pageok
pageok
pageok
Explaining Alleged ABA Bias:

Todd Zywicki noted this story on a new study purporting to show liberal bias in the ABA's evaluation of judicial nominees. This conclusion, in itself, is not particularly surprising, but I think it is worth noting that the study reportedly found quite a few interesting things, including that:

  • Nominees with prior judicial experience tend to get higher ratings than those without such experience;
  • Nominees of Democratic Presidents tend to get higher ratings than nominees of Republican Presidents;
  • More conservative nominees tend to get lower ratings;
  • White nominees tend to get higher ratings.
From this list, it strikes me that there is more going on than a simple "liberal bias," as a nominee's ideology is not the only variable that appears to influence the ABA's ratings. So what's going on? First, I think it is possible that those with prior judicial experience tend to get higher ratings because it is easier for the ABA evaluators (and the judge pickers) to project how someone will perform as a judge if they've already been a judge. Some people make the transition from advocate to arbiter better than others. But if a nominee has no judicial experience, assessing how they would perform on the bench involves a bit more guesswork, and this uncertainty could certainly produce lower average ratings.

What about ideology and race? I don't think the study necessarily shows that the ABA is consciously biased against conservative nominees. An alternative explanation is that the ratings reflect the perspective of a somewhat-insular white liberal elite that has a tendency to give higher ratings to those who are most like them in background, experience and perspective. Insofar as the committee reflects a liberal white elite, its members may have difficulty identifying with those who have different racial and ethnic backgrounds, as well as those with strongly divergent political views. Such unconscious bias could result in systematically higher ratings to nominees who reflect the experience and outlooks most common among the groups from which ABA evaluation committee members are drawn even if the evaluation committees do not explicitly consider the political views of individual nominees. If this explanation explains some of the alleged ideological bias in law school hiring, it seems to me it might explain the apparent ideological (and racial) bias of the ABA's vetting process as well.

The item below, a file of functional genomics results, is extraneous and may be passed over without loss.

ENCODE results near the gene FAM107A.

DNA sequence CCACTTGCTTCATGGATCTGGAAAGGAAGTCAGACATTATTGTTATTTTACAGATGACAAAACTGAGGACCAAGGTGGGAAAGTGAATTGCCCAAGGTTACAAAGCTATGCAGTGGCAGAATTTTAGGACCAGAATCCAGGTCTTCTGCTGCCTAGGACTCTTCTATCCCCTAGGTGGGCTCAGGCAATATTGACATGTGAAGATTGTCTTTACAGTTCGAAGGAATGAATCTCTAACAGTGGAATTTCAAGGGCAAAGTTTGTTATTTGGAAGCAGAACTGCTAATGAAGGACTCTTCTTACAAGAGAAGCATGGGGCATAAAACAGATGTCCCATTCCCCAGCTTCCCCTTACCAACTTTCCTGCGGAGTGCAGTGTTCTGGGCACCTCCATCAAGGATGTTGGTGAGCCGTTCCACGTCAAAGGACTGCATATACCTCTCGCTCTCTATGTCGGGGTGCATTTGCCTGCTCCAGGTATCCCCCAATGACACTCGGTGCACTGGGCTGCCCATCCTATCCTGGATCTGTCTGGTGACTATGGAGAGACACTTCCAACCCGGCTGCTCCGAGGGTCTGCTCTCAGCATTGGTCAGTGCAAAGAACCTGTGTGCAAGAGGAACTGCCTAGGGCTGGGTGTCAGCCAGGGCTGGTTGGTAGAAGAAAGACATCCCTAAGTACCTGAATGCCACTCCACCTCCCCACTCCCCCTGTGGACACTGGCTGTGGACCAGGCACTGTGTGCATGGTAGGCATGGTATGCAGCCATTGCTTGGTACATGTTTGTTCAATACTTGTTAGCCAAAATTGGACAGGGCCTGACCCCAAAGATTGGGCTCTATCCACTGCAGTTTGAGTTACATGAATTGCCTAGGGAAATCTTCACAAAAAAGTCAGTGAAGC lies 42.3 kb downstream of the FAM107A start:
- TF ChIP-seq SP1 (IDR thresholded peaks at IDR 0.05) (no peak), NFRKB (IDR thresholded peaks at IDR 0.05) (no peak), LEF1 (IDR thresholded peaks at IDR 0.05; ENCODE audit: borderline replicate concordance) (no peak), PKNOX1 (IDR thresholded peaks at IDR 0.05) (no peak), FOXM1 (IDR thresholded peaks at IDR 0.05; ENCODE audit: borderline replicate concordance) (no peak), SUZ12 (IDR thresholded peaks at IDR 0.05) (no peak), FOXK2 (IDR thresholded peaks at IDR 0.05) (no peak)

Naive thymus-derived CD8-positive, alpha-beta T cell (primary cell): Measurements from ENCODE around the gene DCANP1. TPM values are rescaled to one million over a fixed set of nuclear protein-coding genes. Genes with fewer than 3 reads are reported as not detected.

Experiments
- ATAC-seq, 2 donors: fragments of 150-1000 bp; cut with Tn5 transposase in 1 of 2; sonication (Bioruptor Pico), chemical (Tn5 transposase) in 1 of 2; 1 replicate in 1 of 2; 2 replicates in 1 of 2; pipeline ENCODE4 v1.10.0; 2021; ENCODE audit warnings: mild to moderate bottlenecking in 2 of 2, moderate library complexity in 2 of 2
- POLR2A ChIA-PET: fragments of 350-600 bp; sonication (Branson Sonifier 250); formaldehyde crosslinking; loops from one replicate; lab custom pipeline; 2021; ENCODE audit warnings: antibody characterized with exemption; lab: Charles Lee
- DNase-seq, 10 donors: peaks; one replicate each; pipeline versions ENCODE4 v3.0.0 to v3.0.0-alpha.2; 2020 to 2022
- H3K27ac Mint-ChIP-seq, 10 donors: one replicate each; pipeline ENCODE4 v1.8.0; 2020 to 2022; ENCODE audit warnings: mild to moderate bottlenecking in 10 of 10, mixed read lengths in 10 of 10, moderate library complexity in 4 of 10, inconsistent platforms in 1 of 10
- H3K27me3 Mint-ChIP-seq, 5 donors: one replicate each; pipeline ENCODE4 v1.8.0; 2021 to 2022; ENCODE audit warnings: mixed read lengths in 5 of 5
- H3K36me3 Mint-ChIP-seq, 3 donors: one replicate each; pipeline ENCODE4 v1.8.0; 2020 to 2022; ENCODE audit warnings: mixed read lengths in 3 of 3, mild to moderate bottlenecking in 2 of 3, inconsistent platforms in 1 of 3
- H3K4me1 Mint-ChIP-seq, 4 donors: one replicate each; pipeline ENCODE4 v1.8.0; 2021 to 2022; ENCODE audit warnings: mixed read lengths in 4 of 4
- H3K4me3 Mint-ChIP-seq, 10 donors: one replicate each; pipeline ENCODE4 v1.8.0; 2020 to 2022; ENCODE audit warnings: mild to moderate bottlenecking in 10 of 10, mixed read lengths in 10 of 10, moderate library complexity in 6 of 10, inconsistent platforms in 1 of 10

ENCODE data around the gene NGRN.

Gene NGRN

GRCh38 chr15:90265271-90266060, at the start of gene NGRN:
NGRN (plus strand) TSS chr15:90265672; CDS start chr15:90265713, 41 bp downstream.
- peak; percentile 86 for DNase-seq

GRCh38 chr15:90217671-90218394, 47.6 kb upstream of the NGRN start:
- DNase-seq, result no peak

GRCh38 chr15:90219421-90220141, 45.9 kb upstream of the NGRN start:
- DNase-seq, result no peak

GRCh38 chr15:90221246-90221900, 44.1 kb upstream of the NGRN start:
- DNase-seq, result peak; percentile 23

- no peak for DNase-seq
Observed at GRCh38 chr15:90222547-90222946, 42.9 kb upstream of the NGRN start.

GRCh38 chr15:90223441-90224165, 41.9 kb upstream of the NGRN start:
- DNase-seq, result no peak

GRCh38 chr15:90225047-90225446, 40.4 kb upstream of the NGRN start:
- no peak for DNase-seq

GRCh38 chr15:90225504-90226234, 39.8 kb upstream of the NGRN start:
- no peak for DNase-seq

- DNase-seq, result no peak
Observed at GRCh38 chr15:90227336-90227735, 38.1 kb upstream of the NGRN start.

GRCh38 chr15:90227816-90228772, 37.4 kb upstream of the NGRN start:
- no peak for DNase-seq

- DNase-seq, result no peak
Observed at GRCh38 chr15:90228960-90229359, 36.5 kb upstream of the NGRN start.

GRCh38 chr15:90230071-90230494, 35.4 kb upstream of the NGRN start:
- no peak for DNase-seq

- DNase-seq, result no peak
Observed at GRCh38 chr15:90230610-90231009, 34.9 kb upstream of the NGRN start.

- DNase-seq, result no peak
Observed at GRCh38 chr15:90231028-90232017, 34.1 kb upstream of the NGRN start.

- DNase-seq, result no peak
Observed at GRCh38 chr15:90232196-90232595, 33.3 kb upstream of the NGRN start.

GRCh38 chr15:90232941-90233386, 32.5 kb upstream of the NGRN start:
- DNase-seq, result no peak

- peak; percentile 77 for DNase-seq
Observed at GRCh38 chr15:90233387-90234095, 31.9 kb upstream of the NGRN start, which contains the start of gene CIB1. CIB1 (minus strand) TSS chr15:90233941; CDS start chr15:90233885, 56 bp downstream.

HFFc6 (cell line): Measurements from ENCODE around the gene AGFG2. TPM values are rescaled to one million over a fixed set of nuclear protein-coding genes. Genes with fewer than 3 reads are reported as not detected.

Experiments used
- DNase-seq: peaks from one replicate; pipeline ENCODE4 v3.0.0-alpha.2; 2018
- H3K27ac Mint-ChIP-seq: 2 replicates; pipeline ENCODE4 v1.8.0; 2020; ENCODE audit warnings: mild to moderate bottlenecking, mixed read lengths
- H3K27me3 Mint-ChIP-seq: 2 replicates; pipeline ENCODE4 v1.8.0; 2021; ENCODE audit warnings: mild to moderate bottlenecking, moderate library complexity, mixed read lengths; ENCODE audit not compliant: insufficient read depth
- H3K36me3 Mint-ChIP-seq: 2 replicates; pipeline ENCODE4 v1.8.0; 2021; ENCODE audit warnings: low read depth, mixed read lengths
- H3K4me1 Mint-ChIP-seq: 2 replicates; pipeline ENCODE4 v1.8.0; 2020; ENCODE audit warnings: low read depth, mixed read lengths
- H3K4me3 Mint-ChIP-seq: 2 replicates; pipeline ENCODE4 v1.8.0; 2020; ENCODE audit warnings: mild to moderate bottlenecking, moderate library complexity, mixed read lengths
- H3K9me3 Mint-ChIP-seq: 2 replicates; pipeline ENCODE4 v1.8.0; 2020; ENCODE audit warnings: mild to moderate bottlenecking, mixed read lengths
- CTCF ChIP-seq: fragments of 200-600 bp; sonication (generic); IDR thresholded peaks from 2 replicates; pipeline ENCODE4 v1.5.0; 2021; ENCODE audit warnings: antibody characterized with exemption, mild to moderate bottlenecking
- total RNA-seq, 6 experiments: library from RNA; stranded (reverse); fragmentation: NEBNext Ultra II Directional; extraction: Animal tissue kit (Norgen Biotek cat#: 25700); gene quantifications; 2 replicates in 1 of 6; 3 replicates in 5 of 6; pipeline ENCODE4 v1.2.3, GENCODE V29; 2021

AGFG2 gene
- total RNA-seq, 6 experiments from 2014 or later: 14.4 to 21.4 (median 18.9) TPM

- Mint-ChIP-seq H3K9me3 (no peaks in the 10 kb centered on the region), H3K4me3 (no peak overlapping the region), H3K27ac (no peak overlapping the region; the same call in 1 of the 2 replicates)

Related Posts (on one page):

  1. NYT: The ABA Is Not Liberal Enough:
  2. "Bias at the Bar":
  3. Explaining Alleged ABA Bias:
27 Comments

"Bias at the Bar":

The new study alleging bias in the ABA's evaluation of judicial nominees, "Bias and the Bar: Evaluating the ABA Ratings of Federal Judicial Nominees," by Richard L. Vining Jr., Amy Steigerwalt, Susan Navarro Smelcer, is now available on SSRN. Here's the abstract: